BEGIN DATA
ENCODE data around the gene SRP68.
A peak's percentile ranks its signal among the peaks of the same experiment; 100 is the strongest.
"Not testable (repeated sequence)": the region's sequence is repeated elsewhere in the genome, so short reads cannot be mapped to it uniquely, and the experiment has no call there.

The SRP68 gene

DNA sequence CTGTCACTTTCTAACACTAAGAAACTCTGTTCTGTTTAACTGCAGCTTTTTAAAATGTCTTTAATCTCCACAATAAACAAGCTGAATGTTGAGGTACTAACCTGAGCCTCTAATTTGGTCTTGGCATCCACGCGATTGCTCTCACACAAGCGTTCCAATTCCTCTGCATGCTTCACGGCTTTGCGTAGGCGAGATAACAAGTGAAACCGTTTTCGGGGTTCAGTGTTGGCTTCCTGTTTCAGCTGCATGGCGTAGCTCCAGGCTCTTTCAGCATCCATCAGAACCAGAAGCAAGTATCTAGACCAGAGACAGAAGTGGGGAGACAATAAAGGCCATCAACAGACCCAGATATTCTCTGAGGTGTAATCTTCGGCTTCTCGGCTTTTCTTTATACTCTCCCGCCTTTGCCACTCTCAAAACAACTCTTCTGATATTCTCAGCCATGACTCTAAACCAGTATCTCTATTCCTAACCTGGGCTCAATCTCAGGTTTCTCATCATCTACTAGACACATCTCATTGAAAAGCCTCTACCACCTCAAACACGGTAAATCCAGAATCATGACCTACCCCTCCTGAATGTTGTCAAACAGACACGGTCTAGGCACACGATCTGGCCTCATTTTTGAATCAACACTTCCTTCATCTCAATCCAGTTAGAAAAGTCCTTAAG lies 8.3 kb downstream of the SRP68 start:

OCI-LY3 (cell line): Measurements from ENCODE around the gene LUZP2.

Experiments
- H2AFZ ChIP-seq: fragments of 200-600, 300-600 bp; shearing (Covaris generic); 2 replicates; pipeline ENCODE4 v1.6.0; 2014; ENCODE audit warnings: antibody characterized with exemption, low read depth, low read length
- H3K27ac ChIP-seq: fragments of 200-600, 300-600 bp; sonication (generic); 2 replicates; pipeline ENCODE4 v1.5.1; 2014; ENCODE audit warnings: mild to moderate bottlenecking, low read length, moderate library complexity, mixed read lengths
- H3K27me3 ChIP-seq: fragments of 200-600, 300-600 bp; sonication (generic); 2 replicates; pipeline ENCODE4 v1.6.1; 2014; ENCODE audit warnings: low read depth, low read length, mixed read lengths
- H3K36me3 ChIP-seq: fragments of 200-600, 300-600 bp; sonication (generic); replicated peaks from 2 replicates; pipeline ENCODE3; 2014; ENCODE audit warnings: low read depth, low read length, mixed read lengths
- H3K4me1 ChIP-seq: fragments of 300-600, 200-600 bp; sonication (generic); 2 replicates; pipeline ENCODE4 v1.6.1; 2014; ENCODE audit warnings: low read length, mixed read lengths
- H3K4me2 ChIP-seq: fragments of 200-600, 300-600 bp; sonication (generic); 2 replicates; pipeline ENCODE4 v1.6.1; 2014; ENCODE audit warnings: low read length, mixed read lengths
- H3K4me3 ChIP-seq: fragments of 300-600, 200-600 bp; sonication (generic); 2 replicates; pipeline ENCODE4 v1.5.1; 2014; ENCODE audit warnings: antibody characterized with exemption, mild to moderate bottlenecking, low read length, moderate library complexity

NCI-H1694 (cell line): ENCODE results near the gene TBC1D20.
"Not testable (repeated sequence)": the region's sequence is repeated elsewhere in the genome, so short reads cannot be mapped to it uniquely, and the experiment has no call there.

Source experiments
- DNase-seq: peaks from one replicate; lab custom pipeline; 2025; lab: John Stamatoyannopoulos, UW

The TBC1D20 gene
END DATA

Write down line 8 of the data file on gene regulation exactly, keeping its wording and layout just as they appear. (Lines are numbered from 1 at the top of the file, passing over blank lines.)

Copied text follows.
- H2AFZ ChIP-seq: fragments of 200-600, 300-600 bp; shearing (Covaris generic); 2 replicates; pipeline ENCODE4 v1.6.0; 2014; ENCODE audit warnings: antibody characterized with exemption, low read depth, low read length